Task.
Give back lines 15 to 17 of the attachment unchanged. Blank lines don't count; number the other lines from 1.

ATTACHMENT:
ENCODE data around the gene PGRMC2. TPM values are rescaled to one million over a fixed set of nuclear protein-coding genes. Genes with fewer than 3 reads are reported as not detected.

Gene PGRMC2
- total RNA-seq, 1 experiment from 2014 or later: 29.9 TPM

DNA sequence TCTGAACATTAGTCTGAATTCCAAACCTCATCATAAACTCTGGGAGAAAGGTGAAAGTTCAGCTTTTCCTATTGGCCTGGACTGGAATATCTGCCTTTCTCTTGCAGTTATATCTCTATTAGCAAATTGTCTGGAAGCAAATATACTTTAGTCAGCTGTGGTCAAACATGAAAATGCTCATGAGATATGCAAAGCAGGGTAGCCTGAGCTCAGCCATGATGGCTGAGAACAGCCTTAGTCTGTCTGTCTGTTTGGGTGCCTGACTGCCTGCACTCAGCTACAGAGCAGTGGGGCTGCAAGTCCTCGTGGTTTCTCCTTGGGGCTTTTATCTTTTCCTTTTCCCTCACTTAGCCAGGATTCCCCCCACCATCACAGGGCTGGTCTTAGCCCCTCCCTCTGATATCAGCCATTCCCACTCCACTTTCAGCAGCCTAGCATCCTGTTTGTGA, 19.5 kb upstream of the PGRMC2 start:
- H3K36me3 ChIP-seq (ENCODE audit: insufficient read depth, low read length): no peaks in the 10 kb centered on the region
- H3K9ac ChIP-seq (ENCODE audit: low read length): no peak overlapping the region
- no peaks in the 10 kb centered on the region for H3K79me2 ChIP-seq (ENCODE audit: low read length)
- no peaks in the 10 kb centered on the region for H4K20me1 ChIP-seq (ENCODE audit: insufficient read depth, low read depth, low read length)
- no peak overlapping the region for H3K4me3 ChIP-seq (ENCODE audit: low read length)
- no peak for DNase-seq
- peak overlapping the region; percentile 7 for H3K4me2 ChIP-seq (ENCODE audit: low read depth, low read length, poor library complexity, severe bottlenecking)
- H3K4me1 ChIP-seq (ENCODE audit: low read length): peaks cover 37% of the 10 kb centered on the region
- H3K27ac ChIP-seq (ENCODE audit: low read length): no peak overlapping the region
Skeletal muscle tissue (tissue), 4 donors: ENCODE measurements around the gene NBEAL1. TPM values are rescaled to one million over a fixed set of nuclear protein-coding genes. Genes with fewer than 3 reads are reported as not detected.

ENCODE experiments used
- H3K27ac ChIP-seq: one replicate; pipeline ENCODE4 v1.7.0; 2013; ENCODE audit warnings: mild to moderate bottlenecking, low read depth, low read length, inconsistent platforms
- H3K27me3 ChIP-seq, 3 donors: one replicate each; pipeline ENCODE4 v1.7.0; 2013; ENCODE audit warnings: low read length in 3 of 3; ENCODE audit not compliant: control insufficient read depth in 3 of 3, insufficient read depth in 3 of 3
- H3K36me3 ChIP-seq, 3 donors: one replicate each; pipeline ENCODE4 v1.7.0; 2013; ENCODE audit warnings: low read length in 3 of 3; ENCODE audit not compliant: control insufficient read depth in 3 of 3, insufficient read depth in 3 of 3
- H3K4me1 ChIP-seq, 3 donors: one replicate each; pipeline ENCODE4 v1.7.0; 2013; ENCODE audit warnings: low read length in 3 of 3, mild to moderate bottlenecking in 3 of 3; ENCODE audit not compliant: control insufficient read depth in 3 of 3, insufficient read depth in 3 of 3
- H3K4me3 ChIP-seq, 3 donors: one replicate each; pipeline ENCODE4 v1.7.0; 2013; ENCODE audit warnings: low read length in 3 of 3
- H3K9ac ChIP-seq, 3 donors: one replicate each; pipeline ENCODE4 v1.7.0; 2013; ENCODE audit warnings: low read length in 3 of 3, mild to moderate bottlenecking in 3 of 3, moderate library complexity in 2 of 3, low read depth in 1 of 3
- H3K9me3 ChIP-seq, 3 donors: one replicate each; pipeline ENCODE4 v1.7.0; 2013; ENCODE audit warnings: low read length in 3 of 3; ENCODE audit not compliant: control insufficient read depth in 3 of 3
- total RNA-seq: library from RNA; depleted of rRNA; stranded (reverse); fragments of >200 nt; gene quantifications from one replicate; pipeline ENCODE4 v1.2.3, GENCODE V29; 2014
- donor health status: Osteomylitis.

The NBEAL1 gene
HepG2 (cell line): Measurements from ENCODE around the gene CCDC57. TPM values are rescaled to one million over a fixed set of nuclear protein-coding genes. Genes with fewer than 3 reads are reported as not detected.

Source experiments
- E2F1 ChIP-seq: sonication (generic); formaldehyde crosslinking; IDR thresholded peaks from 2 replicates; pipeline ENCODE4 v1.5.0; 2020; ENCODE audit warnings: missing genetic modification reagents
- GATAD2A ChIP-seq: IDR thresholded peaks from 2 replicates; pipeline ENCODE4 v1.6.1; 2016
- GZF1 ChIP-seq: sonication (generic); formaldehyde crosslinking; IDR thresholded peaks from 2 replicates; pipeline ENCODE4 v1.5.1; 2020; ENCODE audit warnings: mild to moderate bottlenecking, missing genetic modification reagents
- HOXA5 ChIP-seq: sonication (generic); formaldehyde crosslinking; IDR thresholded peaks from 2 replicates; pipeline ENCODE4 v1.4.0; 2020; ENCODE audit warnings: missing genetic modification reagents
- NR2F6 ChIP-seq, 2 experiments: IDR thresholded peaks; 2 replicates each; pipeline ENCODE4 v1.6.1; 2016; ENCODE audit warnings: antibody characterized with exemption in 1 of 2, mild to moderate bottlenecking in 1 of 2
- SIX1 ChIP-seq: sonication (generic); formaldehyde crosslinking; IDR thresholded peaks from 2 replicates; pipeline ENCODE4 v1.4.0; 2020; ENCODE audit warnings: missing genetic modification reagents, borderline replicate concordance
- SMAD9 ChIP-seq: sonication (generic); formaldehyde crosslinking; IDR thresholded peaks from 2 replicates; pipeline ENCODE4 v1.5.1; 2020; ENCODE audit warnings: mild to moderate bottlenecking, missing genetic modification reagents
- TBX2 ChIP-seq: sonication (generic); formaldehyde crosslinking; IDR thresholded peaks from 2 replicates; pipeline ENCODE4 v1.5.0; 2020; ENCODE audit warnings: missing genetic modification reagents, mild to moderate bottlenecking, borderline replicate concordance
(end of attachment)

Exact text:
ENCODE experiments used
- H3K27ac ChIP-seq: one replicate; pipeline ENCODE4 v1.7.0; 2013; ENCODE audit warnings: mild to moderate bottlenecking, low read depth, low read length, inconsistent platforms
- H3K27me3 ChIP-seq, 3 donors: one replicate each; pipeline ENCODE4 v1.7.0; 2013; ENCODE audit warnings: low read length in 3 of 3; ENCODE audit not compliant: control insufficient read depth in 3 of 3, insufficient read depth in 3 of 3